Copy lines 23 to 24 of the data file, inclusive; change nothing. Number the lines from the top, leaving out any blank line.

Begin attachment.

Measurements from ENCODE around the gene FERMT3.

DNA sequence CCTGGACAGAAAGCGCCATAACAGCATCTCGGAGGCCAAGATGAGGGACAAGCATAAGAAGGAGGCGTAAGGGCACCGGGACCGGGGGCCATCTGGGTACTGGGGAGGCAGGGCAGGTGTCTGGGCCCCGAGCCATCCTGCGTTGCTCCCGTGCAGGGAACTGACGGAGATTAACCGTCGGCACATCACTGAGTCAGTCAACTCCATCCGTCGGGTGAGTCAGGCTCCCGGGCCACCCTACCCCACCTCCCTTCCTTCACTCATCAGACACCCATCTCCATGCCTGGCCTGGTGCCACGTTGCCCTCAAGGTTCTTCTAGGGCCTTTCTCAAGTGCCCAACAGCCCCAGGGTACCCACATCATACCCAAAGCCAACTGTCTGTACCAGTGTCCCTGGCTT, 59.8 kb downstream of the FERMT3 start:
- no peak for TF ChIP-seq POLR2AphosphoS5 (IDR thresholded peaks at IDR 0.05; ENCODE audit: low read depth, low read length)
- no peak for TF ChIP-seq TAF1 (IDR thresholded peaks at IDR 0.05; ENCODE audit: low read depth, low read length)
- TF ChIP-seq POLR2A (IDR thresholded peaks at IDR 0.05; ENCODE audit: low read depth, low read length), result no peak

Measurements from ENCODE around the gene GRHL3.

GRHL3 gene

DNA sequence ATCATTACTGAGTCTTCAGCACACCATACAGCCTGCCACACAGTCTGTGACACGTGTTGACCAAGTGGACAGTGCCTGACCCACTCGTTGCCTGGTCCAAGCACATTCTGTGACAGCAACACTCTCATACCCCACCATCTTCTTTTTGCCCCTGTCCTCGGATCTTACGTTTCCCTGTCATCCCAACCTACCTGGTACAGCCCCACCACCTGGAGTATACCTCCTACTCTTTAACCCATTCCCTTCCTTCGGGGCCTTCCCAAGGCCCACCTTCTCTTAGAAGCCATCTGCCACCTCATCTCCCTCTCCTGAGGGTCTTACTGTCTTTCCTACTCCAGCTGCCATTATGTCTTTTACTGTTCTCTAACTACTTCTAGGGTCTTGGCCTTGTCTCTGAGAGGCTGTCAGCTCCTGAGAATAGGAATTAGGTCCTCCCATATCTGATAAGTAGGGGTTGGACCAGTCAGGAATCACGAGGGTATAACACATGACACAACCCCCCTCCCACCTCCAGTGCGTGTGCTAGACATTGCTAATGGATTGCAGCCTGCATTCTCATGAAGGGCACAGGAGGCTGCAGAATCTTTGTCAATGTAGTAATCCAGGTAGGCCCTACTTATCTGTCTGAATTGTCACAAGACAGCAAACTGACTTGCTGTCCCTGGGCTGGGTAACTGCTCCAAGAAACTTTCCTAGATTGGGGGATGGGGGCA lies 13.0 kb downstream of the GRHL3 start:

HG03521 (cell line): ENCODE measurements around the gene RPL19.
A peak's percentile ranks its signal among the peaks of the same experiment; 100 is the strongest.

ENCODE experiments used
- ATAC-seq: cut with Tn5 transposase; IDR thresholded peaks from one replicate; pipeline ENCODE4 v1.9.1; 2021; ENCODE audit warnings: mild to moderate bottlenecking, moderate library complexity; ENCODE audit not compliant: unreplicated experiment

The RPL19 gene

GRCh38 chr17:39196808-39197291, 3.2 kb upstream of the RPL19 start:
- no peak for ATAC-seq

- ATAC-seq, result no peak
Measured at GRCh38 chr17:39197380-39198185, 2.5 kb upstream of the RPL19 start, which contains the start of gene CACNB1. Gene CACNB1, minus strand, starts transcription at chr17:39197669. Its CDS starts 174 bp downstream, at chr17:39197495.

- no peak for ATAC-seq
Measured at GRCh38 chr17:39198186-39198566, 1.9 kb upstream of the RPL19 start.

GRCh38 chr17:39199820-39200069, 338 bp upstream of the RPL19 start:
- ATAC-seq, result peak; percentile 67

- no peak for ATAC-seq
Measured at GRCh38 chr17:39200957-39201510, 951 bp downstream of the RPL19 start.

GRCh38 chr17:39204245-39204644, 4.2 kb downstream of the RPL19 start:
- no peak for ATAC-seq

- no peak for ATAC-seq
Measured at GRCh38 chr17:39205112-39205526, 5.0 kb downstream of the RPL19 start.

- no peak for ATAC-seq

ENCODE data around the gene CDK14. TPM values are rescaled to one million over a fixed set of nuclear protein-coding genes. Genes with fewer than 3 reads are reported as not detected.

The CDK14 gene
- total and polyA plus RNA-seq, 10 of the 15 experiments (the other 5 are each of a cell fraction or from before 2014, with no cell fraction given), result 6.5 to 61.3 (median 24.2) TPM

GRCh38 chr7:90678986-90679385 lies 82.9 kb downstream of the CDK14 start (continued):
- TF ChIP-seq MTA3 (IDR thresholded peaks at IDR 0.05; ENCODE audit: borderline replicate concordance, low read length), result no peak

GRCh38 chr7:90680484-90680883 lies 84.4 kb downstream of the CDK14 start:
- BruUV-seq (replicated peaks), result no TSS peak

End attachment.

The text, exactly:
Measured at GRCh38 chr17:39200957-39201510, 951 bp downstream of the RPL19 start.

GRCh38 chr17:39204245-39204644, 4.2 kb downstream of the RPL19 start: